From where I sit, riding along La Habana Vieja in a 1950’s Chevy, it seems as if time literally stood still in Cuba. As if everyone and everything were frozen in the decade of the 1950’s where there is a mélange of times gone by before. From my window I see cars from that decade and decades before, buildings that once stood for opulence, excess, and fun. I see communist propaganda that I had only ever seen pictured in history books, biographies, and documentaries. I see people living their lives, hanging out, laughing, working, walking, without a care in the world, without the worry of time, just being and seemingly free. From where I sit, things don’t look so bad—they don’t look as dire as once described to me by Cubans in the United States and the mainstream media. It seems as though everything is okay and everyone is happy.
Conversations with the drivers, of course, begin with small talk—the weather, the food, and places to see. However, as the conversations continue they get into culture and politics. They begin explaining how life is in Cuba, the benefits they have, what they appreciate about their government—and then, some of them do what they couldn’t do before, they express their dislikes and what they don’t agree with—all at a superficial level and with more nuance than direct language.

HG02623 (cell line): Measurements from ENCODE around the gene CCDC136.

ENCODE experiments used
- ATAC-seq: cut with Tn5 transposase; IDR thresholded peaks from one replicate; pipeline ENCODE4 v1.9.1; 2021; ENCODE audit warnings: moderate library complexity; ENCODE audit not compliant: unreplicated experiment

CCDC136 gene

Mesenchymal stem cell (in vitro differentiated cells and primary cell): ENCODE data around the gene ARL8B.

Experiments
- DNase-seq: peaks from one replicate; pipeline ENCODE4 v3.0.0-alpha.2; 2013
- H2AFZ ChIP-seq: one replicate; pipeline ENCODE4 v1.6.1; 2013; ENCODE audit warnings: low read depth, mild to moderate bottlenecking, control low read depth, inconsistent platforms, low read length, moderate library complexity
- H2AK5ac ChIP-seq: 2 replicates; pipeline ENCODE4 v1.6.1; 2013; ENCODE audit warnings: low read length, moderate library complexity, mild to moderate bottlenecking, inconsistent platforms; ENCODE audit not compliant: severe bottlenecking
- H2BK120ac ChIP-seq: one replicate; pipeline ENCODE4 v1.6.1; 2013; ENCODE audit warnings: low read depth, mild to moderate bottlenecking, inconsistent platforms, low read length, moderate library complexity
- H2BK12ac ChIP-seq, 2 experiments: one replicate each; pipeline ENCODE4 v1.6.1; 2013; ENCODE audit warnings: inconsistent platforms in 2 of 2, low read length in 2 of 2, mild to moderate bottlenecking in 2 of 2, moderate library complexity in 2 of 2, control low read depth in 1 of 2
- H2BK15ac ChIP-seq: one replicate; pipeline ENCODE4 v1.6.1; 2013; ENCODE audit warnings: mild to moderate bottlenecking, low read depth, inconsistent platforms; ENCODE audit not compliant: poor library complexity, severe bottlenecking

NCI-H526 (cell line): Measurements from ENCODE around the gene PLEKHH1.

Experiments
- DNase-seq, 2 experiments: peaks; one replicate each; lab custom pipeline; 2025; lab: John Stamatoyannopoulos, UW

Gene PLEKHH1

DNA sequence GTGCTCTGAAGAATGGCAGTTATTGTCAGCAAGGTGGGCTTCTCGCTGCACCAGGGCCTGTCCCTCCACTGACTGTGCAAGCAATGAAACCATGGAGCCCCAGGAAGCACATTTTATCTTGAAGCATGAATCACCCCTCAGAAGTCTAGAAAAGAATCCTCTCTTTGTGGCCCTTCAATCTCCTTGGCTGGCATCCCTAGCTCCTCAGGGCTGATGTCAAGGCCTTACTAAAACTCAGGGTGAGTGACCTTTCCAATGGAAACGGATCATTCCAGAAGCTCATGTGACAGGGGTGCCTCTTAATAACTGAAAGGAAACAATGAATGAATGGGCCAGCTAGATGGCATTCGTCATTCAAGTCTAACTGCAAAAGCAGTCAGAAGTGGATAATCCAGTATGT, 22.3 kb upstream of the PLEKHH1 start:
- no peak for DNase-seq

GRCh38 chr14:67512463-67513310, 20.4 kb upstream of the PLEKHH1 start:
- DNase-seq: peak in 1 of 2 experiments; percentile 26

And this is where my perspective begins to become slightly different—but just slightly. I still think to myself, “yes, there are some things they are unhappy with, there are some things that Fidel did that should’ve never happened, but for the most part they have all of their basic needs met. Everyone has free health care, free education (including higher education), everyone has a home, and everyone has access to food.” Doesn’t sound too shabby to me. That is, until I start wandering around Havana by foot. As I walked the streets of Havana something shifted, I realized that my perspective was different riding around in a beautifully well-kept classic car than walking around a city that once was glitz and glamour.
Read more: Time Stood Still: Perspectives Of Cuba By Foot.